Since 2012, CMS has incentivized hospital systems to reduce 30-day rehospitalizations for patients with a history of acute myocardial infarction (AMI).1 Patients experiencing an AMI are medically complex,2 and their high level of medical acuteness is an important driver of high readmission rates. Furthermore, given the additional barriers that patients of low socioeconomic status (SES) face, they are at even greater risk for readmission3,4 and other adverse outcomes.5-8 In an effort to reduce unnecessary rehospitalizations, many health systems have implemented programs to help patients overcome barriers to care, including interventions to improve care transitions from hospital to home.9-12 However, a systematic review of care transitions interventions for patients with AMI found that readmission rates did not differ between those who were enrolled in care transitions programs and those who were not.13 Although patients are often selected for care transitions programs based on variables related to high risk of readmission, variation in the effects of these interventions due to these characteristics is often not examined.14 For example, although patients with a history of AMI are at higher risk of readmission and mortality if they live in high-poverty areas or have Medicaid insurance,4-7 few studies, if any, have examined whether implementation of a care transitions intervention can attenuate these risks. The objective of this study was to examine whether an intensive care transitions program was associated with a reduction in 30-day rehospitalization rates among patients who received percutaneous coronary intervention (PCI) based on individual and combined indicators of low SES.

METHODS

These data were collected as part of a quality improvement program that implemented an intensive care transitions intervention for patients who received PCI at a single regional health system in Delaware from 2012 to 2015. The intervention was called “Bridging the Divides” (“Bridges”) and was developed with a grant from the Center for Medicare and Medicaid Innovation. Details of the intervention have been described previously in the literature.15 Briefly, the intervention consisted of medication education for the patient from a clinical pharmacist and bedside nurse prior to discharge, biweekly phone calls during the first 2 weeks post discharge, and regularly scheduled calls from a care management nurse for up to 1 year if needed. As part of the program, called CareLink, the care management team helped to coordinate many aspects of postdischarge care, including making follow-up appointments, ensuring access to medications, and arranging transportation. During the postdischarge phone calls, the CareLink team assessed clinical issues (eg, clinical symptoms, medication adherence) and nonclinical issues (eg, barriers to obtaining follow-up care or medications). CareLink placed heavy emphasis on directing patients to appropriate sites for regular follow-up or urgent care and proactively identified issues that could lead to the need for emergency care.15 The program and approval to publish results of the study were obtained from the Christiana Care Institutional Review Board.

We collected data for consecutive patients who underwent PCI from 2012 to 2015 who were enrolled in the Bridges program (Bridges cohort); we compared this cohort with historical controls for patients who underwent PCI at the same institution from 2010 to 2011 (control cohort). Low SES was determined by insurance status and zip code–level poverty data obtained from the 2011 to 2015 estimates from the US Census Bureau.4,8,16 Patients were divided into tertiles based on the proportion of individuals within their zip code of residence who live under 100% of the federal poverty level (FPL). The 3 tertiles included the “wealthy” zip code (defined as those living in zip codes where <9.1% of individuals live under the FPL), the “moderate wealth” zip code (where 9.2%-13.1% of individuals live under the FPL), and the “poor” zip code (where >13.1% of individuals live under the FPL) tertiles.17 Insurance status was defined as Medicare, Medicaid, dual eligible (Medicare/Medicaid), commercial, or uninsured/other. Thirty-day rehospitalization was defined as a composite of inpatient, observation, and emergency department (ED) visits to the index site of service. We used a combined metric of rehospitalization because the Bridges intervention sought to reduce the need for all types of emergency care.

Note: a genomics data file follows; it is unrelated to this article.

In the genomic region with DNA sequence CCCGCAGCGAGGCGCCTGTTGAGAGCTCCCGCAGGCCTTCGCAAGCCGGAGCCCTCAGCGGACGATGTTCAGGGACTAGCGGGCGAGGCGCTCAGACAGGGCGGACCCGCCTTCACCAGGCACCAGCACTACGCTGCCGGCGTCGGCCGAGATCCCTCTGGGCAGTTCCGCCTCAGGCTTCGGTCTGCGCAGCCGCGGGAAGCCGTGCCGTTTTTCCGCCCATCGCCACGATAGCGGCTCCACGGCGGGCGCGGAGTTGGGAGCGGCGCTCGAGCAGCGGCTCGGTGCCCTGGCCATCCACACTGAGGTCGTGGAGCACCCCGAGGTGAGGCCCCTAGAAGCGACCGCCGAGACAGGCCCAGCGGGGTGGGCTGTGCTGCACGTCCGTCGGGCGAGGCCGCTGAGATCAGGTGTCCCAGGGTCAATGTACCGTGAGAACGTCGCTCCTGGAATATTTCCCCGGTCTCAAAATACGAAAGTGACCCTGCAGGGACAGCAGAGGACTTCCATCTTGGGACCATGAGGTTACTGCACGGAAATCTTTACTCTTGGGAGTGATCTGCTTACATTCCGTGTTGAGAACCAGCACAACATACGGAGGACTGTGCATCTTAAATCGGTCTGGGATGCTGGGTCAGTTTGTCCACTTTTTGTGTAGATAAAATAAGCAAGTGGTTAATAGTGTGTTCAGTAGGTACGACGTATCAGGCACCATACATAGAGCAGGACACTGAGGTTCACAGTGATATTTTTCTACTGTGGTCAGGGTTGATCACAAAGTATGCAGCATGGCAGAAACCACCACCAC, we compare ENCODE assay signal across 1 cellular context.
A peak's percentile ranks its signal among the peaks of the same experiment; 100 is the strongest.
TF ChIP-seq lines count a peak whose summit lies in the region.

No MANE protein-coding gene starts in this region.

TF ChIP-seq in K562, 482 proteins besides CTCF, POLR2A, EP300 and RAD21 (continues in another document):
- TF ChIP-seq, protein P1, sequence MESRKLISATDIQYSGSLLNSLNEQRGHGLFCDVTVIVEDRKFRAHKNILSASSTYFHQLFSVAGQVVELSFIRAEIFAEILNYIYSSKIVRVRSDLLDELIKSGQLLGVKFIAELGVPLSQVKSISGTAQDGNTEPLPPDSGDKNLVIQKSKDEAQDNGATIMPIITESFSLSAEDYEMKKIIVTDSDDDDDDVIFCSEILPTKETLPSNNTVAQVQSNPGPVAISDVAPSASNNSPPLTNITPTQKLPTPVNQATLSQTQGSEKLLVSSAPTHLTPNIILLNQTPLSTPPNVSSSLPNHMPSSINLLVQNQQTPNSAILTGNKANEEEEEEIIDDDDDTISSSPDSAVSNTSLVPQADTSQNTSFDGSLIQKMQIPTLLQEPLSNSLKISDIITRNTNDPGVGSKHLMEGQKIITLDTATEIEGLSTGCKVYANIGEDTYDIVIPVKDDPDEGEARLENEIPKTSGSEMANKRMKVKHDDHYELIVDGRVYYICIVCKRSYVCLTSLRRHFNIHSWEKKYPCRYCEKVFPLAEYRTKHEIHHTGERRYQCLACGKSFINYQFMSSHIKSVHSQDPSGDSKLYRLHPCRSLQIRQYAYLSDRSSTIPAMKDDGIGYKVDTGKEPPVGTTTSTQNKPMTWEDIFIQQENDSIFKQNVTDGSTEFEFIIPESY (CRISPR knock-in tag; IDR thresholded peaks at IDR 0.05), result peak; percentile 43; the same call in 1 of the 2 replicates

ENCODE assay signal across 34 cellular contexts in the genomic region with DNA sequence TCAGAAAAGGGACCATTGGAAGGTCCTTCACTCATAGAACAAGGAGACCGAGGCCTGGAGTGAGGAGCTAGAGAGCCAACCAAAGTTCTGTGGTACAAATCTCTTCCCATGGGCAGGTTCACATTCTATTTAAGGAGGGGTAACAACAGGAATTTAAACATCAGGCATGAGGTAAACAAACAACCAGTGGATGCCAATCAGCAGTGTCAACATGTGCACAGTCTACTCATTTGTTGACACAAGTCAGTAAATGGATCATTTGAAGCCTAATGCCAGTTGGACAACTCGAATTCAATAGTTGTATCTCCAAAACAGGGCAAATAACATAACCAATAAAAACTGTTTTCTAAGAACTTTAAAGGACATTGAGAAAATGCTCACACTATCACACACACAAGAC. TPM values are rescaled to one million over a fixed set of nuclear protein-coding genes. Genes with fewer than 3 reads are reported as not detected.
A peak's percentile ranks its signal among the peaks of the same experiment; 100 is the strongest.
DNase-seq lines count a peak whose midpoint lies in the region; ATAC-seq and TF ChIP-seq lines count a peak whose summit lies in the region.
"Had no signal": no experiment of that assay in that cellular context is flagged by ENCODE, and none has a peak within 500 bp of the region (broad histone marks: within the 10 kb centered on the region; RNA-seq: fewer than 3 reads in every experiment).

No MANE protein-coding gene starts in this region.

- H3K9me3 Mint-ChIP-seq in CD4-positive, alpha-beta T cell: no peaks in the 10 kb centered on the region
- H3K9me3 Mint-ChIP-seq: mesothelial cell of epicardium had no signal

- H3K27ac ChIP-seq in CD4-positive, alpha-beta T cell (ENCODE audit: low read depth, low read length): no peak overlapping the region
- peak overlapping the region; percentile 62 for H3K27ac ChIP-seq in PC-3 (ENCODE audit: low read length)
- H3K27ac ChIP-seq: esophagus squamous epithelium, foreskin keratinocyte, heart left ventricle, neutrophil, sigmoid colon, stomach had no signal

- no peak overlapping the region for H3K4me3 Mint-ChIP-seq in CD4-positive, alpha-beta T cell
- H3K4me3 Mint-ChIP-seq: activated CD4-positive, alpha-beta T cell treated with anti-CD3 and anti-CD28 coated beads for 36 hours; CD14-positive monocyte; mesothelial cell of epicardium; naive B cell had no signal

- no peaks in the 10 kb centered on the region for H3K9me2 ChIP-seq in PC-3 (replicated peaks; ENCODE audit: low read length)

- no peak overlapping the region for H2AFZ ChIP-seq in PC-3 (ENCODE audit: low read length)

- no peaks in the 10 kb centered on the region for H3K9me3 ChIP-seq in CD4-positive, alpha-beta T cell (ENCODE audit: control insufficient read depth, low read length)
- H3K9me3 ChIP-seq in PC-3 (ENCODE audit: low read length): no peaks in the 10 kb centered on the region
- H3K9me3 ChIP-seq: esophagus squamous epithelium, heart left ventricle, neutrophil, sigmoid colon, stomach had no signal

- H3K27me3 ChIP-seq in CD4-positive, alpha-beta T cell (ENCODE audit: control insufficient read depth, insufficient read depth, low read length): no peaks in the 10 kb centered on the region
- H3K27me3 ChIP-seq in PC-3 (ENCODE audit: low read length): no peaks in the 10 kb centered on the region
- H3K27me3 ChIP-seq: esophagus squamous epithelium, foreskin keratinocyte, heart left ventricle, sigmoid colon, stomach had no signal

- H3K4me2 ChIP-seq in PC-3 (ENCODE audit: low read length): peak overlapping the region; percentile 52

We then examined the unadjusted association between poverty level, insurance status, and the Bridges intervention with our outcome of 30-day rehospitalization using Poisson regression or negative binomial regression if the distribution of counts was overdispersed. For Poisson distributions, the mean and variance are equal; overdispersion occurs when the variance is greater than the mean. Analogous to an odds ratio in logistic regression, Poisson regression gives an incident rate ratio (IRR)—that is, a ratio of incident rates between categorical variables or increase (or decrease) for units of a continuous variable. Counts were analyzed because patients could have more than 1 rehospitalization.

We constructed a multivariable count model with poverty tertile as the primary independent variable and 30-day rehospitalization as the dependent variable. We controlled for insurance status, Bridges intervention, age, and all variables that were significantly different (P <.05) between the historical control and Bridges cohorts.3,18,19 To determine if there was a differential improvement in 30-day rehospitalization rates after the Bridges intervention among patients with combined indicators of low SES (Medicaid insurance/poor zip code), we tested the 3-way interaction (control vs Bridges, insurance status, poverty tertile) in the models. We then compared differences in predicted proportions of 30-day rehospitalization rates in the control and Bridges cohorts, stratified by poverty tertile and insurance status. All analyses were conducted in Stata version 14 (StataCorp; College Station, Texas).


 
Copyright AJMC 2006-2019 Clinical Care Targeted Communications Group, LLC. All Rights Reserved.
x
Welcome the the new and improved AJMC.com, the premier managed market network. Tell us about yourself so that we can serve you better.
Sign Up